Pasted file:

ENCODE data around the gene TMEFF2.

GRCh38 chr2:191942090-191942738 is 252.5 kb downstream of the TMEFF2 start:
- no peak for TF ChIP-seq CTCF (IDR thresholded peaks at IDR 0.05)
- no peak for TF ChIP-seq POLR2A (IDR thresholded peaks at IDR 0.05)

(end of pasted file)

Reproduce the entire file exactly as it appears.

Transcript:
ENCODE data around the gene TMEFF2.

GRCh38 chr2:191942090-191942738 is 252.5 kb downstream of the TMEFF2 start:
- no peak for TF ChIP-seq CTCF (IDR thresholded peaks at IDR 0.05)
- no peak for TF ChIP-seq POLR2A (IDR thresholded peaks at IDR 0.05)